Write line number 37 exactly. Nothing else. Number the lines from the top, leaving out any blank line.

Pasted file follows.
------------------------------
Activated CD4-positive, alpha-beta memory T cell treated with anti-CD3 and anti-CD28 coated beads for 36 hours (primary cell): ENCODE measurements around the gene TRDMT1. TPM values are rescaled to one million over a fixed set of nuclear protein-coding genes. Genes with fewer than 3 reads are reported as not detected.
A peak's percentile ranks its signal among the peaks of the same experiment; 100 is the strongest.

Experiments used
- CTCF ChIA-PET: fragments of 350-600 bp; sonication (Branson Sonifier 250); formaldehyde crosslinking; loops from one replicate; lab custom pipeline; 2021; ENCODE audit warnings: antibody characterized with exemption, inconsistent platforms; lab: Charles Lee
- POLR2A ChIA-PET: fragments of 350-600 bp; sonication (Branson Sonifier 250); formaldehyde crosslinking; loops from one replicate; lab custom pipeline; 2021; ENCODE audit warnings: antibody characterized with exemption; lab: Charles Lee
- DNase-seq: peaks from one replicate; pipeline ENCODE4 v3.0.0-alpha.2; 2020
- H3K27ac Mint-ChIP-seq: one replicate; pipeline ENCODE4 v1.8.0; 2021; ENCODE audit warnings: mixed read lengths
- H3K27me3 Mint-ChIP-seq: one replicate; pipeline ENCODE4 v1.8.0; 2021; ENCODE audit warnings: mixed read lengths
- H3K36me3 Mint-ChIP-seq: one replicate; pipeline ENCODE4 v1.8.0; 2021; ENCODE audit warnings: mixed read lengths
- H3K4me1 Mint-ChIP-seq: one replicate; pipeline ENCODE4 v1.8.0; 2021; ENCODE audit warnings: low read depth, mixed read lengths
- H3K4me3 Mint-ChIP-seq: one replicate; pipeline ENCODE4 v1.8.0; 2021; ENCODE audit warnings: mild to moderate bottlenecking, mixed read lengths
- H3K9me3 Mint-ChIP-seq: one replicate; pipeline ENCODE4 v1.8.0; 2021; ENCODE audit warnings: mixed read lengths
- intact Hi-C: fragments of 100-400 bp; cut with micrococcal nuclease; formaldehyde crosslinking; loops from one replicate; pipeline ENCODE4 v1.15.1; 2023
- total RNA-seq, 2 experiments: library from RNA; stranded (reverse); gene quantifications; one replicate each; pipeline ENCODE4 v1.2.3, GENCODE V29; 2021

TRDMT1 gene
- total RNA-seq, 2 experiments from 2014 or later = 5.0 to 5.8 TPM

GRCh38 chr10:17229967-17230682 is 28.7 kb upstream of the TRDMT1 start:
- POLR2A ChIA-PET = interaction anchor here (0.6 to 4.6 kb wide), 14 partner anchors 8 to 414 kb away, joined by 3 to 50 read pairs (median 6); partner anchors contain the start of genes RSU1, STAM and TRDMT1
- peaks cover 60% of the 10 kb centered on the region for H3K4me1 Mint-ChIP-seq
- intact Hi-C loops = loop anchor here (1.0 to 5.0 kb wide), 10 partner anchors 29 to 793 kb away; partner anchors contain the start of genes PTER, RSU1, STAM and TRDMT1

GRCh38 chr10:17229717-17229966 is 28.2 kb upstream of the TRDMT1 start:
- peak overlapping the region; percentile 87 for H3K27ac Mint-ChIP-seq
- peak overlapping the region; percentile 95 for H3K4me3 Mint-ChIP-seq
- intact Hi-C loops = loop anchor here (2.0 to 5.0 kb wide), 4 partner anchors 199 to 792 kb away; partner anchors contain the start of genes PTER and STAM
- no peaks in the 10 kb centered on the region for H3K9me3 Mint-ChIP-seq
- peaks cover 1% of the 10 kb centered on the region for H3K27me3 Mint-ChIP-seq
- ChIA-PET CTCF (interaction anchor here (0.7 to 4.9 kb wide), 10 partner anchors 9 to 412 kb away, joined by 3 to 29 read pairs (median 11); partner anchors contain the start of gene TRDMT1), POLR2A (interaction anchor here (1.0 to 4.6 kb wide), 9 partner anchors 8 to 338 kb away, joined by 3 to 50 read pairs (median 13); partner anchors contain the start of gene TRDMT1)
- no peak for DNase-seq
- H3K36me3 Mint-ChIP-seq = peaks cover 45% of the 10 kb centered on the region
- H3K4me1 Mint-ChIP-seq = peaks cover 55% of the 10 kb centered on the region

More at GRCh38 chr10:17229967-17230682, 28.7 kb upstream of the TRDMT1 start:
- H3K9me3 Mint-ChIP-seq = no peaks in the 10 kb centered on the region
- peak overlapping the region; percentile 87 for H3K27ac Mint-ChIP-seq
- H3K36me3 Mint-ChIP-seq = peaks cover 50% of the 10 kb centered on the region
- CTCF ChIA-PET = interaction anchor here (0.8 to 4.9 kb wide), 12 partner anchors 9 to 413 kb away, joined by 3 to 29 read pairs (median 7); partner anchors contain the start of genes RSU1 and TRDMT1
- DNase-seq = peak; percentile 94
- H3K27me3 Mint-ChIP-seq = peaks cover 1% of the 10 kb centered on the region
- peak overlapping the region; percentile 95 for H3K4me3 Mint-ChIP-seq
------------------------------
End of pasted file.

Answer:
- H3K27me3 Mint-ChIP-seq = peaks cover 1% of the 10 kb centered on the region